Tips and solutions for FCPs in diagnosing axial SpA

Tips and solutions for FCPs in diagnosing axial SpA

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James Holland NASS Champion in Primary Care shares tips for First Contact Physiotherapists on how to identify and diagnose axial SpA (or axSpA, including Ankylosing Spondylitis or AS) including solutions

James provides an overview of the importance of improved diagnosis in axial SpA, in addition to providing tips for recognising axial SpA for first contact physiotherapists (FCP), and gives an overview of some of the solutions being developed by the NASS Champions in Primary Care.


Top tips for FCPs for axial SpA diagnosis


1. Utilise the ASAS criteria and questions

ASAS have an inflammatory back pain questionnaire, which covers five questions. It is important to ask patients coming to see you with back pain. First of all, age is an important feature, due to early onset of symptoms, with axSpA affecting younger people, typically under the age of 40. Patients with inflammatory back pain tend to report to being better when they exercise, and worse when they are resting or immobile. Patients often experience night pain in the second half of the night which is enough to get them out of bed.

If a patient answers yes to 4 or more of the following 5 questions, they have an approximately 80% chance of having inflammatory back pain.

  • Did back pain start before the age of 40?
  • Was the onset of pain gradual?
  • Does the pain get better with exercise?
  • Does the pain get worse, or not improve, with rest?
  • Does the back pain cause waking in the second half of the night, requiring the individual to move around before feeling better and being able to fall asleep?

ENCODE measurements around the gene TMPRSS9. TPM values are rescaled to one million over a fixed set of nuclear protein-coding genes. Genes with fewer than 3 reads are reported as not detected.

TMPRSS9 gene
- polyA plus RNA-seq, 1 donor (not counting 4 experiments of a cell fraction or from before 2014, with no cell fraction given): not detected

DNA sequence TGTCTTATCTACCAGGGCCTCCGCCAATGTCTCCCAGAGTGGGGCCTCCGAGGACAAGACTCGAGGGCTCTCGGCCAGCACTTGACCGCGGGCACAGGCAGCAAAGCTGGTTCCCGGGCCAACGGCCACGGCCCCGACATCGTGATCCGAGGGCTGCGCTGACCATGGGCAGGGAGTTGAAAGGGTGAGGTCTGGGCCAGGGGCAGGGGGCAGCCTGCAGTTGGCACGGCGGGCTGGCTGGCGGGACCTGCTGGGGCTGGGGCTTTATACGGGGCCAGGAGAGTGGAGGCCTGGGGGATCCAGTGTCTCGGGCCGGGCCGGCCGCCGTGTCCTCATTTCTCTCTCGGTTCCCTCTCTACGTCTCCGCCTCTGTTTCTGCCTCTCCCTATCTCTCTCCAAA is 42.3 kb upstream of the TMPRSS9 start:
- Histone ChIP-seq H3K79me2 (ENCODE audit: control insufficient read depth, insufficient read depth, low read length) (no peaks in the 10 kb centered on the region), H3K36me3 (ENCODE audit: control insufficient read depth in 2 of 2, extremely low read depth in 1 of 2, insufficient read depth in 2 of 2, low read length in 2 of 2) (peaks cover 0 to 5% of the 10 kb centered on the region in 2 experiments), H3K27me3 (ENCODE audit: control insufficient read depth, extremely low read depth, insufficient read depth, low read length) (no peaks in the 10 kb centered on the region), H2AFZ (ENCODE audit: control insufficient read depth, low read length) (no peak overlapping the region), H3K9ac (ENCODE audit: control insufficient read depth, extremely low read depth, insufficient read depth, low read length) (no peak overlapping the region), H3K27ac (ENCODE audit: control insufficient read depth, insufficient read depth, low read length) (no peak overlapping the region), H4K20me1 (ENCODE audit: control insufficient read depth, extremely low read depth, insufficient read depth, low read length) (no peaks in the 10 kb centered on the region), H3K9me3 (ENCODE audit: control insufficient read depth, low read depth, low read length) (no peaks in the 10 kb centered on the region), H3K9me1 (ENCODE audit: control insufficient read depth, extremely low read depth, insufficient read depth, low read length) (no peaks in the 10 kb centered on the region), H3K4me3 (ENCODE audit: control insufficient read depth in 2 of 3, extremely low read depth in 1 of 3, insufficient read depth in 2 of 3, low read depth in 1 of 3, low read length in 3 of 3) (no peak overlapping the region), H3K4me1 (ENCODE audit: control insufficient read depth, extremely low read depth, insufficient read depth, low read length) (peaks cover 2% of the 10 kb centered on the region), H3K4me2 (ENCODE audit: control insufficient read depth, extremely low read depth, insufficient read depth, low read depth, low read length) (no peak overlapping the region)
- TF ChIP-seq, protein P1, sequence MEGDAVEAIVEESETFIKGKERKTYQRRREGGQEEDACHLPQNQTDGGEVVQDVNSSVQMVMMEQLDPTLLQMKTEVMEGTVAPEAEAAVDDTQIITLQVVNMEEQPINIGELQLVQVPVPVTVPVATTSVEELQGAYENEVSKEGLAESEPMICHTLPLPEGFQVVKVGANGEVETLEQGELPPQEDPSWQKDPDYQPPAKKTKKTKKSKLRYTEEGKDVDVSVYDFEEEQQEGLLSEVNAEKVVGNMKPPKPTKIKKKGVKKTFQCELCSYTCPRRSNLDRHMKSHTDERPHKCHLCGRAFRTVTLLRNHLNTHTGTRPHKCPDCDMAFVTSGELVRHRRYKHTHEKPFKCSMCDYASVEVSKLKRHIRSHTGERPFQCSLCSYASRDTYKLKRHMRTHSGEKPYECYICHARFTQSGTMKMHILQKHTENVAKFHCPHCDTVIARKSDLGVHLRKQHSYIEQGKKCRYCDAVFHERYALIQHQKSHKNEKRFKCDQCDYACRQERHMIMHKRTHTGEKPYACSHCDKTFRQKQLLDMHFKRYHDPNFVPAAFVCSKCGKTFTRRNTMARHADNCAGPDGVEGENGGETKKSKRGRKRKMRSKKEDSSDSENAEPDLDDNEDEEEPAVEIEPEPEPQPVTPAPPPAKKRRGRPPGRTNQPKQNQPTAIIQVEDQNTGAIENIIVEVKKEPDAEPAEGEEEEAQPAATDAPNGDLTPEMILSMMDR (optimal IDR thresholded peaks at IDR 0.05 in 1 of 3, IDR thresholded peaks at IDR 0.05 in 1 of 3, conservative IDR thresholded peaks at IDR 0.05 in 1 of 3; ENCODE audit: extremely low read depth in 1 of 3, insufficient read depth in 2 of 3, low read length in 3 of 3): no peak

2. ASK about Extra Musculoskeletal Manifestations (EMM) or linked conditions

You need to understand if there are other features of inflammatory conditions in their medical history, such as psoriasis, inflammatory bowel disease, such as Crohn’s and Colitis and Uveitis. It is really important to be thinking of those linked conditions as they can indicate axSpA or raise additional suspicion.


3. Utilise technology – such as pop ups or templates

In Stockport we have developed a pop up tool within the EMIS primary care system which helps to identify potential inflammatory back pain. It will identify patients between the age of 18 and 45 that have had an episode of back pain in the past 12 months when they come to the practice. It looks for any inflammatory conditions in the patients medical record, for CRP and other genetical blood tests like HLAB27, and pop up to suggest that you consider inflammatory back pain and link to the 5 ASAS questions and the SPADE tool.


4. Coding

The tools such as the pop up will only work if episodes of care are appropriately coded. It is able to identify previous back pain, prescence of EMMs and various tests that will help you to build a clinical picture. If patients are not coded appropriately for the issue they present with or conditions they live with it will hinder such tools. So coding properly is imperative.



Know your axial spondyloarthritis features, ask the appropriate questions, and refer early to rheumatology. This way, we can really help reduce delay to diagnosis in these conditions, to ultimately improve outcomes for our patients.

Symptoms starting slowly

Pain in the lower back

Improves with movement

Night time waking

Early onset (under 40)